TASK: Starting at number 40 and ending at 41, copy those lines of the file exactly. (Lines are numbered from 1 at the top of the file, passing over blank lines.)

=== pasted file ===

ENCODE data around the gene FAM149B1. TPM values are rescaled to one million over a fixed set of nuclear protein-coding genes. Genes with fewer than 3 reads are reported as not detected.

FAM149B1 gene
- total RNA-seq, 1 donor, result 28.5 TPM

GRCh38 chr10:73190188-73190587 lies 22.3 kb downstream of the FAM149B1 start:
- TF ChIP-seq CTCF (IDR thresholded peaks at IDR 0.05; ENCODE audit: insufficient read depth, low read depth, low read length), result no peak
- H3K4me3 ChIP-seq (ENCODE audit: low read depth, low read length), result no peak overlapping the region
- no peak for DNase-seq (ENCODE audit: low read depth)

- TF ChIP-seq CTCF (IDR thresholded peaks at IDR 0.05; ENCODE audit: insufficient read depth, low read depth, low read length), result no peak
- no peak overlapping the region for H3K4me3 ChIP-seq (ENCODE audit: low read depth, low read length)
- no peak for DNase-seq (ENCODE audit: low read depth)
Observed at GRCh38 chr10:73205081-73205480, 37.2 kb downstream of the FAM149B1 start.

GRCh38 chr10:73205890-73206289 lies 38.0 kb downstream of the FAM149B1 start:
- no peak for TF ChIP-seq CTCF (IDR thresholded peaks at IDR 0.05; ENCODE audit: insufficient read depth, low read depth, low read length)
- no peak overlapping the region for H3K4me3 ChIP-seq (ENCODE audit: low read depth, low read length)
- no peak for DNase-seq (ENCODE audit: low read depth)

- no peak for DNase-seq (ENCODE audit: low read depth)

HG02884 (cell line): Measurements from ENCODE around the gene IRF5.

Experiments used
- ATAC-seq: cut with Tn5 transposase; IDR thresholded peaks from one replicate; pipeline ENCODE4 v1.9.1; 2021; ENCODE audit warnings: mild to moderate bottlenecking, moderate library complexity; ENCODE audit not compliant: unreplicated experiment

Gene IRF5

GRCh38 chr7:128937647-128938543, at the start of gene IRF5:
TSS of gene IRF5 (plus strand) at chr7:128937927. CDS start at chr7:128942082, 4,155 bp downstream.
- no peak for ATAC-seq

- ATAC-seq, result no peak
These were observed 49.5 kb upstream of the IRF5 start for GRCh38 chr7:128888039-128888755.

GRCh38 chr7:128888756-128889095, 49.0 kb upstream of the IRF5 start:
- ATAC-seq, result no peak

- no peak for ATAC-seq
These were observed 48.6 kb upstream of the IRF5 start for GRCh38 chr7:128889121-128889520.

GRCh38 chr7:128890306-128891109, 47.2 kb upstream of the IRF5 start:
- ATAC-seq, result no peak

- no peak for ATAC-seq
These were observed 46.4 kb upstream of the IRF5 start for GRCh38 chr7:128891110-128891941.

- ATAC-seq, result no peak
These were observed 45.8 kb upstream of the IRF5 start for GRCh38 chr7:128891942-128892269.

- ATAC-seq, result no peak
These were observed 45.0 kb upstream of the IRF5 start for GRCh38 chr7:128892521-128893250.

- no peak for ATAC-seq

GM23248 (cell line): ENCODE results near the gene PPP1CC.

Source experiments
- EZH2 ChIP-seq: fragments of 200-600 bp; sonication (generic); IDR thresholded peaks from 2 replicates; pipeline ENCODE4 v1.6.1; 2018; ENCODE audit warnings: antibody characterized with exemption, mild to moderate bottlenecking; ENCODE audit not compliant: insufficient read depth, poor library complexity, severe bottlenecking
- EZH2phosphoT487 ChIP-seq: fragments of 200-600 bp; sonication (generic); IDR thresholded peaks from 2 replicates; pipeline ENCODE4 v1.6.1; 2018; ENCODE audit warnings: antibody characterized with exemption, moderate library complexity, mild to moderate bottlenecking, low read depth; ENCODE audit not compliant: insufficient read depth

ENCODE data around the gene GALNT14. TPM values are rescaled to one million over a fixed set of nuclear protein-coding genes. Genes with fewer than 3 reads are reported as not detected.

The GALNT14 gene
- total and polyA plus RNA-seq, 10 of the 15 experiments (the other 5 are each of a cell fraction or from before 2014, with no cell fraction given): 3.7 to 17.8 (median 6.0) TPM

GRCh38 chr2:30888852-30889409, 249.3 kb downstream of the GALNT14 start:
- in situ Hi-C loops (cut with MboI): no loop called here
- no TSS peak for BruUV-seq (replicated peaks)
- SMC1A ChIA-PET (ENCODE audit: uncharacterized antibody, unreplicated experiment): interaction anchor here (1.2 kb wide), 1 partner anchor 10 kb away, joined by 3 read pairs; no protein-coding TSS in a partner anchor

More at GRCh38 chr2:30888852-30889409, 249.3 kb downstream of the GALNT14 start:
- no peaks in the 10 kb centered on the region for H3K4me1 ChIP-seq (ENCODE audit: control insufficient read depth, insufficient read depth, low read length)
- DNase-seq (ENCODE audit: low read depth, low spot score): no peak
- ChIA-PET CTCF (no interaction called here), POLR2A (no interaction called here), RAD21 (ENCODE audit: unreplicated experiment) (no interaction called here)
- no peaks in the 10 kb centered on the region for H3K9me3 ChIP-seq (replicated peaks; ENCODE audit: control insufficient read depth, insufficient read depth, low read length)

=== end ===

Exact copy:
Source experiments
- EZH2 ChIP-seq: fragments of 200-600 bp; sonication (generic); IDR thresholded peaks from 2 replicates; pipeline ENCODE4 v1.6.1; 2018; ENCODE audit warnings: antibody characterized with exemption, mild to moderate bottlenecking; ENCODE audit not compliant: insufficient read depth, poor library complexity, severe bottlenecking